It seems the days of Assad's government are numbered. Though it remains uncertain what will follow it, the legacy of the dictatorship will carry a heavy burden, and continued violence seems probable.
Once a war has reached the capital city, a regime must start to fear the worst. Saddam Hussain found that out in 2003, when he was forced from power soon after US soldiers marched into Baghdad. And Moammar Gadhafi had to flee Tripoli when the Libyan rebels broke into his capital.
Now Free Syrian Army fighters have entered Damascus. Leading members of the government regime were killed in a bomb attack. If it hadn't before, President Bashar Assad's regime must be feeling seriously threatened. If it is not already inevitable, his fall from power can no longer ruled out.
Thirst for revenge
But it remains uncertain whether a rebel victory would bring better times, for Syria will have to struggle with the legacy of the regime. Assad and his father have been in power for over 40 years. They both described themselves as secular, but that did not stop them filling key political, military, and economic positions with Alevi Muslims - the same Shiite minority that they belong to.
It's true that some members of the government came from the Sunni or Christian elites, but the center of power stayed firmly in Alevi hands. And the brutality with which they defended this position is likely to have woken a thirst for revenge among the regime's many enemies. Should the Assad regime fall, it is likely that there will be a few nights of bloody reprisals.
Margret Johannsen, political scientist at the University of Hamburg's Institute for Peace Research and Security Policy (IFSH), says it is very likely that the violence will continue if and when Assad falls. She points out that the country is split along many ethnic and religious lines - a circumstance that will not be changed a successful coup.
Government of national unity
If the Assad regime does fall, it would be crunch time for the two major opposition groups - the Syrian National Council (SNC) and the National Coordination Committee (NCC). These two blocs claim that together they control over 90 percent of Assad's opponents, and both have declared they will represent all of them, regardless of ethnic or religious background, if they get to form a new government.
An SNC spokesman - who wishes to remain anonymous - said the council intends to set up a government of national unity. He added that since administrative and government experience would be essential, the SNC would work together with representatives from the old regime - as long as they are not suspected of any crimes.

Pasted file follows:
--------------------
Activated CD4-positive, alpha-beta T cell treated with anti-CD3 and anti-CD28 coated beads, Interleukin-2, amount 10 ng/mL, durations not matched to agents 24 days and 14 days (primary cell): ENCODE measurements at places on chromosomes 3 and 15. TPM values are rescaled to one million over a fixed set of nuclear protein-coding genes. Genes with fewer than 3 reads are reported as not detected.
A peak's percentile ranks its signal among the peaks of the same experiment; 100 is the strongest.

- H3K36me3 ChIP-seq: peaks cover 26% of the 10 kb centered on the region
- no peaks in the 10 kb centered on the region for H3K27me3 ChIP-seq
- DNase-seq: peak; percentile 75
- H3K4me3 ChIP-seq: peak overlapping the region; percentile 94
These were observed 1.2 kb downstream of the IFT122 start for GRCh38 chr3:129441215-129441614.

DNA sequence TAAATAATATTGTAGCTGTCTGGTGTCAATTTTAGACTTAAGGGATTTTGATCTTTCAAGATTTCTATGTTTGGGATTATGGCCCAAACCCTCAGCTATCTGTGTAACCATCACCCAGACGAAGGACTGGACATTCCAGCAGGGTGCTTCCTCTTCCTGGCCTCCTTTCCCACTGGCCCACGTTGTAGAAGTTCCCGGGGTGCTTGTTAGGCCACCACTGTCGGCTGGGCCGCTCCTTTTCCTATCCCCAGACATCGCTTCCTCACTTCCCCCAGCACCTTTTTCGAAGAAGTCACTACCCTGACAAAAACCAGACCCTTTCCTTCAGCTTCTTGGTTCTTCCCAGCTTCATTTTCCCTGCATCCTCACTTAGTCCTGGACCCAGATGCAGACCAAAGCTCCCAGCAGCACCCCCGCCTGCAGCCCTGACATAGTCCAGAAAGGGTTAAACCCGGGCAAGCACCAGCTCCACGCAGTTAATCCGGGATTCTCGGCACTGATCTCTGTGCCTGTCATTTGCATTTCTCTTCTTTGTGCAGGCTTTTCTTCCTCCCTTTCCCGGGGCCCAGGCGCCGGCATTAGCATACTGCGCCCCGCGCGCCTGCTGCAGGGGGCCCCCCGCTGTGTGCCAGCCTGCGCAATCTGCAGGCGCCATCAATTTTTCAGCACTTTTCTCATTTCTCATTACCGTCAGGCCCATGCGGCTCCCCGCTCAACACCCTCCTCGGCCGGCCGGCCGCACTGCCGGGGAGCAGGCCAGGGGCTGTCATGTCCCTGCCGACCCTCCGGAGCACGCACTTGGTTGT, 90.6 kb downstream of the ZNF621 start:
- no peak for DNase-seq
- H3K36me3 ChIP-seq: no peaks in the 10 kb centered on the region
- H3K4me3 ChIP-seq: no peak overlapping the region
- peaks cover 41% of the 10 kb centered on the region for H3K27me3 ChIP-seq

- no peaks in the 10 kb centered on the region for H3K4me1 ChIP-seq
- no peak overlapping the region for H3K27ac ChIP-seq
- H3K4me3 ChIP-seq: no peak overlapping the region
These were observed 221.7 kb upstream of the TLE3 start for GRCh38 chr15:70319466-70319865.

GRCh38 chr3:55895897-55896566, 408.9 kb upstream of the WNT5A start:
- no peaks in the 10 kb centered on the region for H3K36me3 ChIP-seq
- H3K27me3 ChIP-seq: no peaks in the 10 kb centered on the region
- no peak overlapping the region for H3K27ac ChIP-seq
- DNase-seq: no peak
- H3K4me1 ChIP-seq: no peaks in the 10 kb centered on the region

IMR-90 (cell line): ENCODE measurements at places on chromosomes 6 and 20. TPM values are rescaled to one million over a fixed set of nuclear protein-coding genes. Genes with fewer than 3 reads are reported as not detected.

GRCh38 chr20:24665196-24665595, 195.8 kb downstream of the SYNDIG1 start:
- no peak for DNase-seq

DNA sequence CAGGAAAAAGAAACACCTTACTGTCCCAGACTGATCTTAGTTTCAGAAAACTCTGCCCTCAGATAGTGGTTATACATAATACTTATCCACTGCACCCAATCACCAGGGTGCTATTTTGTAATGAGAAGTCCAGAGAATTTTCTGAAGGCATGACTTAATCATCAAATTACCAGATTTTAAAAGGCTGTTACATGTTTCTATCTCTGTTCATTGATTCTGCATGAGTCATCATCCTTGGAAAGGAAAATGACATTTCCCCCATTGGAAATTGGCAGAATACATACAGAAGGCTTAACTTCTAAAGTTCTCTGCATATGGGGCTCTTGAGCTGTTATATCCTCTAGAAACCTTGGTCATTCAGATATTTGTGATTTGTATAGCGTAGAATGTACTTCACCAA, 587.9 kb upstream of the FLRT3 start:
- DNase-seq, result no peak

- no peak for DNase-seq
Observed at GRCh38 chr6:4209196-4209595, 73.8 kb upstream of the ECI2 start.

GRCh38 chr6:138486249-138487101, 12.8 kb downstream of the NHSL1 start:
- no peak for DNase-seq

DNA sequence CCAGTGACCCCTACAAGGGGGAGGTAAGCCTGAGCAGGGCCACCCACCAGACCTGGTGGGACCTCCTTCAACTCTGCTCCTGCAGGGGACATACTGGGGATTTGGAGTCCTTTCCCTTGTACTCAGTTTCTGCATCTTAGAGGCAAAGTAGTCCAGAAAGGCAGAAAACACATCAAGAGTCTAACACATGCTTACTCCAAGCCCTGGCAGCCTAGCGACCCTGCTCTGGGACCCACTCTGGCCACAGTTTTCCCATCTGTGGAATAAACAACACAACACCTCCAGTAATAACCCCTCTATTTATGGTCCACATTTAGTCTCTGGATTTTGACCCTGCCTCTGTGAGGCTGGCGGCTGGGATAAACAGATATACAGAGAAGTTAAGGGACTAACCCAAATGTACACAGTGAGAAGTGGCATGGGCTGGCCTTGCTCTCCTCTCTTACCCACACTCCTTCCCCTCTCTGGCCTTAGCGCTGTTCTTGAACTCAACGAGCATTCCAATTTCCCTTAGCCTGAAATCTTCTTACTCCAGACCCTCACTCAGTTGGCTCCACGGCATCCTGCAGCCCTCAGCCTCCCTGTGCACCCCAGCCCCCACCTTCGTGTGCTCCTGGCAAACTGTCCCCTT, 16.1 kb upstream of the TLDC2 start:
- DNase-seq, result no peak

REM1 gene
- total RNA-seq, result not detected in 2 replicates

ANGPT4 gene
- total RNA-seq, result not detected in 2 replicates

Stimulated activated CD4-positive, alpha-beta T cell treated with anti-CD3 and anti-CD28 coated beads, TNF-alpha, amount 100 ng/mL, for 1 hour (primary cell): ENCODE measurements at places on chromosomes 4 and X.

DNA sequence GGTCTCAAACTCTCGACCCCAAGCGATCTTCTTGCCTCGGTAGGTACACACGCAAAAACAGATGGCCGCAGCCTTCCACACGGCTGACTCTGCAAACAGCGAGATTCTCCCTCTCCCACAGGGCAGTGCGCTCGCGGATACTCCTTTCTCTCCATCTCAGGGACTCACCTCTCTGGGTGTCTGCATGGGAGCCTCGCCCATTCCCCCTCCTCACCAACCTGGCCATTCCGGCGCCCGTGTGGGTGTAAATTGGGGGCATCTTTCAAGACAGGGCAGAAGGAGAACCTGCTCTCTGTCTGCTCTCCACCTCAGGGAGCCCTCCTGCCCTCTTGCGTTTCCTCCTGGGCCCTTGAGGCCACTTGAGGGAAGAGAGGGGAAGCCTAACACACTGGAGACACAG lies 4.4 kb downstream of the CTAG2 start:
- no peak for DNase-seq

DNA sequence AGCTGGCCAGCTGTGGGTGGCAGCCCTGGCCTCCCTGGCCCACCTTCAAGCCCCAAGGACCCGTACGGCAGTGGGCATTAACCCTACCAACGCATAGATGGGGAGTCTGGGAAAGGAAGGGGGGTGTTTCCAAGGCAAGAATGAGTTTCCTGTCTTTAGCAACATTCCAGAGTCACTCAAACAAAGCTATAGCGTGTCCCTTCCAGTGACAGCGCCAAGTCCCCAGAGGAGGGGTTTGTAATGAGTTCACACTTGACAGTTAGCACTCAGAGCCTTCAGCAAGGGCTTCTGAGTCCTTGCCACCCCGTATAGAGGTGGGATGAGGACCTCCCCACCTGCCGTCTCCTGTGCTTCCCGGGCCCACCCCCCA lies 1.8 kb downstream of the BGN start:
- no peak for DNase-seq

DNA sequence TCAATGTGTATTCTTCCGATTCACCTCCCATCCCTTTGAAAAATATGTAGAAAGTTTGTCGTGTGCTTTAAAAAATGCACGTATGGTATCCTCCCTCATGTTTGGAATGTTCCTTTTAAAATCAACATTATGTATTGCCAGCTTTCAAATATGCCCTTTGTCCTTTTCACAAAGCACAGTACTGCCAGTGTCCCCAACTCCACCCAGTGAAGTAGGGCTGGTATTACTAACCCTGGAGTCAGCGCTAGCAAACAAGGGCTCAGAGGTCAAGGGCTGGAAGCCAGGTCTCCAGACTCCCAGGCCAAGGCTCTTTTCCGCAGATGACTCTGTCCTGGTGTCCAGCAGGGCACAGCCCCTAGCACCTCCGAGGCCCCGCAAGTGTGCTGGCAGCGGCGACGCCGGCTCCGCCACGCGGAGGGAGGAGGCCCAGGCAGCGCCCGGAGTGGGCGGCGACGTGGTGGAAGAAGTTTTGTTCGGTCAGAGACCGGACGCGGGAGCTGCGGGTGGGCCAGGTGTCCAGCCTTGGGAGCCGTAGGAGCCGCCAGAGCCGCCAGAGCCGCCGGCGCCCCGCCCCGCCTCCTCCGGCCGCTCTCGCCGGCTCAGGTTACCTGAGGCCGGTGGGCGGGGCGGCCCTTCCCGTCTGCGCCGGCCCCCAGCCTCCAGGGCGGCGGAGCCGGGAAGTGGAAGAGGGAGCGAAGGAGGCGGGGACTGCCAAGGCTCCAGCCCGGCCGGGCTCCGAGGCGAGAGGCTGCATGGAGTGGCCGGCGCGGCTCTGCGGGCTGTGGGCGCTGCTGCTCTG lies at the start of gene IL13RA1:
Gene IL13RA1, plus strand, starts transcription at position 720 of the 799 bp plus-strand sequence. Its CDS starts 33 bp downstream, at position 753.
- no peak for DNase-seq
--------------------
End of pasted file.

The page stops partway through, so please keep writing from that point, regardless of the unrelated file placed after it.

"We will not make the same mistake as in Iraq, namely allowing society to fracture again," the spokesman added. "We will avoid that mistake. If we keep to this plan, we will be sure of setting up a new government."
Assad legacy intact
But bringing the population to put their trust in a national unity government is such an immense task that it would require no less than a cultural revolution. After all, the Assad dynasty also enjoyed invoking Syrian unity, but then continually trampled on it. Most Syrians have become used to putting their faith not in the state, but in their own ethnic or religious group. Irrespective of what form the coming regime will take, overcoming Assad's political and cultural legacy will be no easy task.
It's questionable whether it's even possible, says Johannsen. "Of course, in the long-term, any new constitution or institutions must succeed within an overarching Syrian identity," she said. "But I fear that it will be impossible to avoid making concessions to the fragmentation of the country in the make-up of the state organs - which means the divisions will become institutionalized."
Reconciliation requires discipline
In any case, if the Assad regime does fall, Syria will face a host of more pressing problems - in particular, preventing violence between individual groups. Other examples have shown that this is possible, but it requires a round table at which every section of the population is represented, without exception - including representatives of the old regime.
But that will require plenty of self-discipline from the players, argues Johannsen. "Achieving such a balance of power is demanding," she says. "It means putting aside revenge and reprisals for previous wrongs."
Of course, there are successful precedents. But in Syria this process could take some time. "But on the other hand, there is really no other option," adds Johannsen.
There is currently a clear front running through Syria, dividing the country between the supporters and opponents of Assad. But if Assad were to fall or resign, his opponents will still have to prove that they can overcome the divisions in the country that the Assad dynasty has thrived on for over 40 years.
Author: Kersten Knipp / bk
Editor: Rob Mudge